It is fairly unusual for a couple to die in quick succession in the normal course of events, but this is sadly more commonplace during the coronavirus pandemic. Legally speaking, a number of interesting points arise in this situation, much beloved of those who set law school exams, but less frequently found in real life.
The Will of the first to die may or may not include a survivorship clause in the bequest to the survivor, usually saying something along the lines of “I leave the residue of my estate to X, subject to him/her surviving me by 30 days”.
The pros and cons of including survivorship clauses are a topic for a lengthy blog post in themselves (there’s a useful article entitled “Survivorship clauses in Wills and when to avoid them” on the website of the Society of Will Writers, for anyone who’s interested and has had their technical weetabix this morning). Suffice to say that a survivorship clause will still be found in many Wills, particularly those drafted prior to October 2007 when the transferable nil rate band for inheritance tax purposes was introduced, although nowadays they are not used as routinely as they used to be.
Survivorship clauses are usually used to avoid the estate of the first spouse to die passing through probate twice in quick succession, as well as to give the first to die greater control over who receives their assets.
The Commorientes Rule and Inheritance Tax on a double death
If a married couple die together with Wills leaving everything to each other but without a survivorship clause, this creates an interesting result.
Where two people die together in circumstances where it cannot be determined which of them died first, for example in an accident, under the ‘commorientes rule’ in section 184 Law of Property Act 1925, there is a legal presumption that the elder of the two died first.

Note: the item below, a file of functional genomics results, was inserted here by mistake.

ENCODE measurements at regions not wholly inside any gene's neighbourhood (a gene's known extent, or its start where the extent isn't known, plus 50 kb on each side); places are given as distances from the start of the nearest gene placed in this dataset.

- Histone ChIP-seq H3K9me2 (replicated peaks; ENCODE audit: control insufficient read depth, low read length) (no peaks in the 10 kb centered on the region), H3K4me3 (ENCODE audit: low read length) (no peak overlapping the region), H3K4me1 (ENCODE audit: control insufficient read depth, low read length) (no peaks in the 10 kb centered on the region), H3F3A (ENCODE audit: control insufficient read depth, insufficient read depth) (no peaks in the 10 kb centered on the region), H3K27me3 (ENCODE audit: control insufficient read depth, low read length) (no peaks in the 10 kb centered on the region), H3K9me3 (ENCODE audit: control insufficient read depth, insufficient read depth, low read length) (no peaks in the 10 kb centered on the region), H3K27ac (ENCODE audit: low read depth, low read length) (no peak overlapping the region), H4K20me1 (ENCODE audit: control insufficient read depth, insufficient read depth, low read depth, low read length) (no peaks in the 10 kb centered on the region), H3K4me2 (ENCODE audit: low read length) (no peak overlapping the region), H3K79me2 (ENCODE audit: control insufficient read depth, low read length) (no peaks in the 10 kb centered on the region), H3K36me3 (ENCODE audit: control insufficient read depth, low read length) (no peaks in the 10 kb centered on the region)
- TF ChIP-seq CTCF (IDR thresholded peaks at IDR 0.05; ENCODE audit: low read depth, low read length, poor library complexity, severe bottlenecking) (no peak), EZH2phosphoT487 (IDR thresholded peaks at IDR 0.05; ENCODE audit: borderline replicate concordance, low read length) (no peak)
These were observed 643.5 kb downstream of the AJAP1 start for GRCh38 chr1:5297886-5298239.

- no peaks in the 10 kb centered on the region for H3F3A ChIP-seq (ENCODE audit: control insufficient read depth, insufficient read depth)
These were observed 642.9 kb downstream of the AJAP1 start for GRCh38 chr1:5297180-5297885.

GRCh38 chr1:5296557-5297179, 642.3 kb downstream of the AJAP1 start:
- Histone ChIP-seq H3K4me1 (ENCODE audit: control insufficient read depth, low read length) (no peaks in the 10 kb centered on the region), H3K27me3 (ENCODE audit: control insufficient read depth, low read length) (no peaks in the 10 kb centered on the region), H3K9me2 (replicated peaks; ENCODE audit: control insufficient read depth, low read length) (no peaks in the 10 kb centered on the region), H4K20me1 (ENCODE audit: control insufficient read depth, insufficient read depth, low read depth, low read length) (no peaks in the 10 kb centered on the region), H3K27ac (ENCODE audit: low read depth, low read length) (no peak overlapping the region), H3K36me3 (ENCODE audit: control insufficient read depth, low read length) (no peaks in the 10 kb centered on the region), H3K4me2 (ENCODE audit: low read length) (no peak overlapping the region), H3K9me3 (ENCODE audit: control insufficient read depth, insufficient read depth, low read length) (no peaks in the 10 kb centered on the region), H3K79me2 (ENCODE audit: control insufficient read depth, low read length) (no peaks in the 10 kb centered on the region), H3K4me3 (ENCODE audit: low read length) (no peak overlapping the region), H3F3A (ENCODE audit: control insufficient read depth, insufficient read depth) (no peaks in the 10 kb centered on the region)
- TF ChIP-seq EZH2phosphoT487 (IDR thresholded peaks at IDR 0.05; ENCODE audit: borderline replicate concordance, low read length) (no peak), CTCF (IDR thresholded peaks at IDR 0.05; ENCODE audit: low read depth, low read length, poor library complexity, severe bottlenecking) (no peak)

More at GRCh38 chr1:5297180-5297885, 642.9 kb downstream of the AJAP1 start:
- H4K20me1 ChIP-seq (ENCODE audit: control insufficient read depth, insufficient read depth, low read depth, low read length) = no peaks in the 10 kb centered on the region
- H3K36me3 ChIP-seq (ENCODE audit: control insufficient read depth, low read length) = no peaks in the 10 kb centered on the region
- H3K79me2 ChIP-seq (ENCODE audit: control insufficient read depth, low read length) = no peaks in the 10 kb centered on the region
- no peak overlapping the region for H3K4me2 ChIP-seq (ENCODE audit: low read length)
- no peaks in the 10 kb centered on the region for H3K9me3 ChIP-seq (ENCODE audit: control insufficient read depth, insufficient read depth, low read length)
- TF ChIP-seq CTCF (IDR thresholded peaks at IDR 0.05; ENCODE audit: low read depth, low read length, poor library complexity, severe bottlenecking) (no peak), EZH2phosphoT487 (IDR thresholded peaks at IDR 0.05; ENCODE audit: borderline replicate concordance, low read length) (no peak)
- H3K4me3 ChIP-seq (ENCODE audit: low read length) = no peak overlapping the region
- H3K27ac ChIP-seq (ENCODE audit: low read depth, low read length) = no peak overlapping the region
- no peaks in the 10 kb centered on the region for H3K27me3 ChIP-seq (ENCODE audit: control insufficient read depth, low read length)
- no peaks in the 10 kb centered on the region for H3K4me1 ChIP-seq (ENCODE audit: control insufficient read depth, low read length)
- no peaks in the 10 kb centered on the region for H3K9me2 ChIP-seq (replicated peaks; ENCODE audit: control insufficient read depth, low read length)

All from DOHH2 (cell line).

However, in contrast, for inheritance tax purposes two people can die simultaneously, under s. 4(2) of the Inheritance Tax Act 1984, which sets out that,”where it cannot be known which of two or more persons who have died survived the other or others they shall be assumed to have died at the same instant“.
Therefore, for succession purposes, the elder spouse is treated as having died first, whereas for inheritance tax purposes, the two died simultaneously. The upshot is that the estate belonging to the first to die will escape inheritance tax, because for inheritance tax purposes the couple died simultaneously, so the older spouse’s estate did not increase the value of the younger spouse’s estate.
Quick Succession Relief for Inheritance Tax Purposes
Quick Succession Relief for inheritance tax purposes may also apply where, for example, an unmarried couple die in quick succession. This tax relief is intended to mitigate the tax payable where the same assets would otherwise be subject to inheritance tax twice, if the second death takes place within 5 years of the first.
Quick succession relief allows a proportion of the inheritance tax paid on the first death to be credited against the inheritance tax paid on the second death. If the second death occurs within one year, then the proportion is 100%, and this reduces to 20% if the second death takes place within 5 years of the first.
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